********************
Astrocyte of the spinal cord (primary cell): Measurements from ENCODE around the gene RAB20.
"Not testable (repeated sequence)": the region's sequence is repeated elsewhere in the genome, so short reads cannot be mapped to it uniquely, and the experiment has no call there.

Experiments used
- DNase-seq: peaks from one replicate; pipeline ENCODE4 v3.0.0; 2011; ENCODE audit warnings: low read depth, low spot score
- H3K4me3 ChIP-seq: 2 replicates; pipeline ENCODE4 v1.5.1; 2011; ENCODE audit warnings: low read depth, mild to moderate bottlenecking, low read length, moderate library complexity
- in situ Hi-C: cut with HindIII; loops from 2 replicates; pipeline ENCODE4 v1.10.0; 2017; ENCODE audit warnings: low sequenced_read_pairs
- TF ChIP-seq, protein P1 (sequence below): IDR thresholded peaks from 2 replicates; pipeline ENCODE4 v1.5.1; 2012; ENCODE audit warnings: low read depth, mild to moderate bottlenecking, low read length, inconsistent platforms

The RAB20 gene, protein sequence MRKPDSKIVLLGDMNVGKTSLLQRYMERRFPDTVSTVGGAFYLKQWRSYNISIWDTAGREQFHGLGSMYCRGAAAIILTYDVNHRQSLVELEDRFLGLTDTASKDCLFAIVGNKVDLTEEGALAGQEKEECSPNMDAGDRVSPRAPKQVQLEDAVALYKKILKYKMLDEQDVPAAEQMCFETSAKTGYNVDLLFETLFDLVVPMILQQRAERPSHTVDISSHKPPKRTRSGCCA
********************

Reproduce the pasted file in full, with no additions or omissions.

Astrocyte of the spinal cord (primary cell): Measurements from ENCODE around the gene RAB20.
"Not testable (repeated sequence)": the region's sequence is repeated elsewhere in the genome, so short reads cannot be mapped to it uniquely, and the experiment has no call there.

Experiments used
- DNase-seq: peaks from one replicate; pipeline ENCODE4 v3.0.0; 2011; ENCODE audit warnings: low read depth, low spot score
- H3K4me3 ChIP-seq: 2 replicates; pipeline ENCODE4 v1.5.1; 2011; ENCODE audit warnings: low read depth, mild to moderate bottlenecking, low read length, moderate library complexity
- in situ Hi-C: cut with HindIII; loops from 2 replicates; pipeline ENCODE4 v1.10.0; 2017; ENCODE audit warnings: low sequenced_read_pairs
- TF ChIP-seq, protein P1 (sequence below): IDR thresholded peaks from 2 replicates; pipeline ENCODE4 v1.5.1; 2012; ENCODE audit warnings: low read depth, mild to moderate bottlenecking, low read length, inconsistent platforms

The RAB20 gene, protein sequence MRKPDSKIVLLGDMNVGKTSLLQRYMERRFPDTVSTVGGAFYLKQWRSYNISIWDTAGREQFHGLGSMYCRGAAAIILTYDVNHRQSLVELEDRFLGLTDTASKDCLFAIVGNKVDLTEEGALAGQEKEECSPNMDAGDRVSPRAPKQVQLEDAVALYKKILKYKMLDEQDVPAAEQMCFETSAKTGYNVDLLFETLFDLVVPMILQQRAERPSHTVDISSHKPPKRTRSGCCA